‘Equal Pay For Equal Work’ - Enforceable Practice Or Wishful Thinking?
Deepika Padukone’s exit from Sanjay Leela Bhansali’s ‘Baiju Bawra’ made headlines this week. The actress, who has collaborated with Bollywood’s famous filmmaker many times in the past, reportedly backed out of his upcoming project because she was not going to be paid the same fees as the male lead of the film, who interestingly happens to be her husband Ranveer Singh. One of the biggest actresses in Bollywood today, Deepika’s last film with SLB ‘Padmaavat’ was a blockbuster hit. Her demand for equal pay for equal work was refused by the filmmaker, which led to the actress dropping out of the film.
Gender pay parity is a reality in almost every country in the world. While Iceland, France, Canada, Switzerland, and Sweden have made significant progress in reducing the gap, women in these countries are still not making as much as their male counterparts. According to the Global Gender Gap Report 2020 by World Economic Forum, Iceland has the smallest gender gap at 87.7%, while Yemen is at the highest at 49.4%. India ranks at 112 (out of 153 countries) with an index score of 66.8%.
In India, the issue of ‘equal pay’ generally comes into prominence in the context of sports or cinema - two of the biggest religions in the country. Women in both these sectors neither have the same opportunities as the men, nor the funding. For example, the state of Haryana recently announced a cash prize of Rs 2.5 crore for the state players of the Indian men's hockey team who won a bronze medal at the Olympics and a prize of Rs 50 lakh for the women’s players. While the women’s team did not manage to bag a medal, their fourth place spot was secured after a narrow defeat to Great Britain. For a medal, their male counterparts got five times the amount that was gifted to these women who made history!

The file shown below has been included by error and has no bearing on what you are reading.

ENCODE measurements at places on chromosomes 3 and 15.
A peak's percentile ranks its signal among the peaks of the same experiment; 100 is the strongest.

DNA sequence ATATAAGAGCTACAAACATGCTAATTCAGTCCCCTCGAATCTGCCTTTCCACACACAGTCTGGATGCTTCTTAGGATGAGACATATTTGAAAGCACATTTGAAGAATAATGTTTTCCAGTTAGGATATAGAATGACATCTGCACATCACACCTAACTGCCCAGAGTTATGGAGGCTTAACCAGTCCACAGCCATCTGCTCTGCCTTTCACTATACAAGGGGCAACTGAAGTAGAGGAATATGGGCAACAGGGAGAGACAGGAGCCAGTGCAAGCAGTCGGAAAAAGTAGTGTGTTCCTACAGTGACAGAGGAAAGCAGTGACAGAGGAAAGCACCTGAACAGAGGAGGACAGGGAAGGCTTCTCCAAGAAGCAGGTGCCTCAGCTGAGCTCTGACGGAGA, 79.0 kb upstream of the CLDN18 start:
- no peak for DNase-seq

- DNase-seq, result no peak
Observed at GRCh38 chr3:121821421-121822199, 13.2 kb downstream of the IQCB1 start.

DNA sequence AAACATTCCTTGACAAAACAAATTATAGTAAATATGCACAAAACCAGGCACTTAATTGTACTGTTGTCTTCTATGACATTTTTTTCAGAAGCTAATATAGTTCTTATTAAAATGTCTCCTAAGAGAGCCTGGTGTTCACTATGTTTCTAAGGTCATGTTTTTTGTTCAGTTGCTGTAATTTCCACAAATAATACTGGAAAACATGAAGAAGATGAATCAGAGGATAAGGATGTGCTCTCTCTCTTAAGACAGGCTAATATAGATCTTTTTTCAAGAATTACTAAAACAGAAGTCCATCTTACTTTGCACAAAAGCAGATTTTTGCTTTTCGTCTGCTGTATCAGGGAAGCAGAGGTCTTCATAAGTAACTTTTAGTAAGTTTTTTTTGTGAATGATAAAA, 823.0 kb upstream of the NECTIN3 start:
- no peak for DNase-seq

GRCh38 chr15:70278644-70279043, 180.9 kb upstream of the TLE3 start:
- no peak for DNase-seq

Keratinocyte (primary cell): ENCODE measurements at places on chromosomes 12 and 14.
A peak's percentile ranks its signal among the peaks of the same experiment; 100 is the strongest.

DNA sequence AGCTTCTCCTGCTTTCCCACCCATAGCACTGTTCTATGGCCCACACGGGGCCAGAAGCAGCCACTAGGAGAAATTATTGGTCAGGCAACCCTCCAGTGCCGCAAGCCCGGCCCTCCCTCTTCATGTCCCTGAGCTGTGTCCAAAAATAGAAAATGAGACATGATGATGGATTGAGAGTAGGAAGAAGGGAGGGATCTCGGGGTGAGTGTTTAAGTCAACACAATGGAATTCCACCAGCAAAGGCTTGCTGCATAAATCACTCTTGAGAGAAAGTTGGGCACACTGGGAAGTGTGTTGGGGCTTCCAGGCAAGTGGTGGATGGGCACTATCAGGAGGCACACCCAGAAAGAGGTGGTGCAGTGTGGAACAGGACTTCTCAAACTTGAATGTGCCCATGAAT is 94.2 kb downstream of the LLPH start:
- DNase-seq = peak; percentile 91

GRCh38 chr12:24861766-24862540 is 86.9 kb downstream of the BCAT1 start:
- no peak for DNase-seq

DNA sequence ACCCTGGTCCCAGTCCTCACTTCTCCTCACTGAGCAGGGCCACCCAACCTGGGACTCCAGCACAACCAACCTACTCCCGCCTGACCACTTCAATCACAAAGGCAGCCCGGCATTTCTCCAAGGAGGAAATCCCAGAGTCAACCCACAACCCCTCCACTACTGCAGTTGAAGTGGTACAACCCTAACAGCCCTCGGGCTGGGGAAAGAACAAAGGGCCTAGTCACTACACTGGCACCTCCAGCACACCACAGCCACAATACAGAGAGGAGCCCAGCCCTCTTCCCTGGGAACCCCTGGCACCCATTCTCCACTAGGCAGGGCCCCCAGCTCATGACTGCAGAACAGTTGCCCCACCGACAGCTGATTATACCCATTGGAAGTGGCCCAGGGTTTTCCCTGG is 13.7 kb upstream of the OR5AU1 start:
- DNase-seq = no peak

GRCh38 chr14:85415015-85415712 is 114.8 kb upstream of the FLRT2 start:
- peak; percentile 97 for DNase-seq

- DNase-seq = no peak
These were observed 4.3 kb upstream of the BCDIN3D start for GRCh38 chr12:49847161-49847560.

In the context of Bollywood, it’s hardly news that the three Khans charge truckloads for their appearances in films. While actresses like Kareena Kapoor Khan, Anushka Sharma, Aditi Rao Hydari, Deepika Padukone, Taapsee Pannu, Sonam Kapoor, and many more Bollywood biggies have brought up the issue of gender pay parity in the film industry, things haven’t progressed very far for these actresses. Not too long ago, Kareena Kapoor Khan faced a lot of flack online for hiking her price to 12 crores from her regular fees of 6-8 crores to play the mythological character of Sita for Alaukik Desai’s multi-starrer ‘Ramayana’. Comparatively, South Indian superstar Prabhas’ massive remuneration for his two upcoming films ‘Adipurush’ and ‘Salaar’ - the first one also being a rendition of the Ramayana - is a whopping 100 crores. A much-loved star mainly due to his portrayal of Baahubali, Prabhas was neither criticised by netizens nor were eyebrows raised for his massive fees.